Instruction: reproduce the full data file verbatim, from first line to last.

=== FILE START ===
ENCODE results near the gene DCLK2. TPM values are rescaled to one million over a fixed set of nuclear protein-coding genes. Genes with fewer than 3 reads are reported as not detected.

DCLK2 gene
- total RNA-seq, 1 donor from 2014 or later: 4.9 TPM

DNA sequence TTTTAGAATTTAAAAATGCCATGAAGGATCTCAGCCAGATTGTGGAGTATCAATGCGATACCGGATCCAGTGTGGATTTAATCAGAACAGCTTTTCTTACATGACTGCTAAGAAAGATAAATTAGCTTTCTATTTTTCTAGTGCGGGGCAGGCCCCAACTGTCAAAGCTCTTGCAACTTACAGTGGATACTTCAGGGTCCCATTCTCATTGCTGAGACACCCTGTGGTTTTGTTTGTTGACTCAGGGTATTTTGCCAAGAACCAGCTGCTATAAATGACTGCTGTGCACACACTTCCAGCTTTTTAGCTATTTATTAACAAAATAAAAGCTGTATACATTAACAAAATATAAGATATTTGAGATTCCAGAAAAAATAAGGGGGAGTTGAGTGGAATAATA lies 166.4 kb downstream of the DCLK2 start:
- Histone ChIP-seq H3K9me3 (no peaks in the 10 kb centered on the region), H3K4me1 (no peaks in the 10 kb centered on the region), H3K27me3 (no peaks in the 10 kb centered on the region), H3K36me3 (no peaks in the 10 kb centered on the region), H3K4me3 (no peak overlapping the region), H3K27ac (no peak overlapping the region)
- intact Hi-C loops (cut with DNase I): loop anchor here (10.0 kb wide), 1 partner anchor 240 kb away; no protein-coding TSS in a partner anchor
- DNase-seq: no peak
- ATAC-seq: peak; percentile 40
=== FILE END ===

ENCODE results near the gene DCLK2. TPM values are rescaled to one million over a fixed set of nuclear protein-coding genes. Genes with fewer than 3 reads are reported as not detected.

DCLK2 gene
- total RNA-seq, 1 donor from 2014 or later: 4.9 TPM

DNA sequence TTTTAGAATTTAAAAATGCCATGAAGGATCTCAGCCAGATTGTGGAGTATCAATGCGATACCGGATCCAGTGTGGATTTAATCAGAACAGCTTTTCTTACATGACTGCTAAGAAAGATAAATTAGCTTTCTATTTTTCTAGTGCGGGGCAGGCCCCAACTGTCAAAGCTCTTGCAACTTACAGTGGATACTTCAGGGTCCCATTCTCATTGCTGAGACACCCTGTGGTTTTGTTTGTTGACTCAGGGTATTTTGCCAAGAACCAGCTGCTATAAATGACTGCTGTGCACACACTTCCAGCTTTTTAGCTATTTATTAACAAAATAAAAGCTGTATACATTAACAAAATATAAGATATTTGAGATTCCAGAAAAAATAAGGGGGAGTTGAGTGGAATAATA lies 166.4 kb downstream of the DCLK2 start:
- Histone ChIP-seq H3K9me3 (no peaks in the 10 kb centered on the region), H3K4me1 (no peaks in the 10 kb centered on the region), H3K27me3 (no peaks in the 10 kb centered on the region), H3K36me3 (no peaks in the 10 kb centered on the region), H3K4me3 (no peak overlapping the region), H3K27ac (no peak overlapping the region)
- intact Hi-C loops (cut with DNase I): loop anchor here (10.0 kb wide), 1 partner anchor 240 kb away; no protein-coding TSS in a partner anchor
- DNase-seq: no peak
- ATAC-seq: peak; percentile 40